The purpose of the pivoting wingtips, which could be rotated downwards to an angle of 65 degrees from the horizontal during supersonic flight was to improve directional stability, while shifting the centre of lift forward to a more favourable position for high speed flight, and at the same time helping the compression lift effect by confining the shockwave generated by the sharp vertical central splitter plate of the air intake between the downturned wingtips, thereby creating a positive pressure area underneath the wing. This use of the compression lift principle made possible a 30% reduction in induced drag at high speeds. The XB70 in supersonic flight was said to "ride on it's own shockwave".

  • $\begingroup$ Thanks for that. As noted in the question, I understood the purposes of the droop. The question, bolded in the OP, was why the wings were movable instead of being fixed in a droop. While adding a couple of extra benefits of the droop, unfortunately, your answer doesn't address the question at all. $\endgroup$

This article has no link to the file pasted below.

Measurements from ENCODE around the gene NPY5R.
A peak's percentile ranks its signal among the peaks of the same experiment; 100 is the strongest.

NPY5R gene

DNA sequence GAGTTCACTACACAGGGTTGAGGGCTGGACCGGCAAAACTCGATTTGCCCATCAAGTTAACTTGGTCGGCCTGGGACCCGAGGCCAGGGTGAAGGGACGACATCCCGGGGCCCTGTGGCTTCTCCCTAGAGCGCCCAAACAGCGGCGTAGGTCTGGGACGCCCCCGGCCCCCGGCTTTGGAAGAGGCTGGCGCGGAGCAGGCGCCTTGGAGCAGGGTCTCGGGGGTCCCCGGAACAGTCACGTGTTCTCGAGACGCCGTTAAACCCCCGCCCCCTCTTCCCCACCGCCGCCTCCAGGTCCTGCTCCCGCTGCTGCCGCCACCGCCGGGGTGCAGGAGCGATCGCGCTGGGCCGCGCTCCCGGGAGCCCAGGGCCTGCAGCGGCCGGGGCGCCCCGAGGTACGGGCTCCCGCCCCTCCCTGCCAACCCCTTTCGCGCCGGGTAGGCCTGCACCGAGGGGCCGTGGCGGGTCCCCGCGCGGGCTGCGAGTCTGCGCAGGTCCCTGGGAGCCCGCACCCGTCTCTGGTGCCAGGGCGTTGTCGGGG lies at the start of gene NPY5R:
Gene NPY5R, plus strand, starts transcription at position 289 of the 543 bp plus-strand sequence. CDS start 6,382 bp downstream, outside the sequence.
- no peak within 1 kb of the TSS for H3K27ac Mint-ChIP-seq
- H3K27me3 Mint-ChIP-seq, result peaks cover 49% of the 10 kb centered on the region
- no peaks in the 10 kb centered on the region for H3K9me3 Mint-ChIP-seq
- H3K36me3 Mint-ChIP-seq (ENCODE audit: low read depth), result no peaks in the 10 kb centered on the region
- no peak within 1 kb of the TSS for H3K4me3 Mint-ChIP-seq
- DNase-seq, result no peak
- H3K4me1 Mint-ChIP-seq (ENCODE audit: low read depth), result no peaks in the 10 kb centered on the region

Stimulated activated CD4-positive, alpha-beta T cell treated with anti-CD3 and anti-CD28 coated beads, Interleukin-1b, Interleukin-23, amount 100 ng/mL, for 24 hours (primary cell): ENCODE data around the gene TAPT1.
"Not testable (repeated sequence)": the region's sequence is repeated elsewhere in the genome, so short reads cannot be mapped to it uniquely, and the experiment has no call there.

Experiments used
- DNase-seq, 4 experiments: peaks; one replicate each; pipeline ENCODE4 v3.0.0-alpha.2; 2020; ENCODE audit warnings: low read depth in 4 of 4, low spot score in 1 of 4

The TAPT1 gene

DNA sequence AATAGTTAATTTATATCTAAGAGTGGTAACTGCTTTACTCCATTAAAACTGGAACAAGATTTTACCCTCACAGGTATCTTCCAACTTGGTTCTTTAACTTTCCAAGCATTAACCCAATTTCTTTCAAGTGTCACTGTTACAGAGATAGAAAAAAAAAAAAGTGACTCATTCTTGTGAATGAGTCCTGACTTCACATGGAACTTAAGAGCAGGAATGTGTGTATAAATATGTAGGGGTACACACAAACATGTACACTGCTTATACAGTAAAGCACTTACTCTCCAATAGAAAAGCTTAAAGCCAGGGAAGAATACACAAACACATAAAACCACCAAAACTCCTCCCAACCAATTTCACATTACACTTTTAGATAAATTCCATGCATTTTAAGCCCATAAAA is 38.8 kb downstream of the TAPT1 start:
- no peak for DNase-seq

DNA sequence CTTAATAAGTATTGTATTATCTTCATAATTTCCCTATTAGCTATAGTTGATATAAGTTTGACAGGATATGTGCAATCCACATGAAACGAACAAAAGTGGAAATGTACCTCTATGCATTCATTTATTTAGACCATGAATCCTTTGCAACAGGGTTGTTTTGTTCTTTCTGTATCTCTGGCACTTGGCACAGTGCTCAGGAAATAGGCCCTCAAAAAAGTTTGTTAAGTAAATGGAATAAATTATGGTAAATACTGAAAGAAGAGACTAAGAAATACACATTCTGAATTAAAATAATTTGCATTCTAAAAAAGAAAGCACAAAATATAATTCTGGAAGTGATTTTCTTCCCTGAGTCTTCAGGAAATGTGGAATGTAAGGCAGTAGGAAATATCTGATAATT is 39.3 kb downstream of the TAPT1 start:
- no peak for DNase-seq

– FreeMan
    Sep 4, 2018 at 11:15
  • $\begingroup$ Having the wingtips fixed at a 65 degree angle might have made takeoff and landing hazardous I think. Take another look at the photos above, and you may see what I mean... $\endgroup$ Sep 4, 2018 at 18:01
  • $\begingroup$ Having the wingtips fixed at 65 degrees down would have necessitated extremely long main and nosewheel gears, which would have made landing, which was already quite demanding due to the height differential between the nosewheel and the cockpit, even more difficult. So it made more sense to design the aircraft with folding wingtips. $\endgroup$ Sep 4, 2018 at 18:34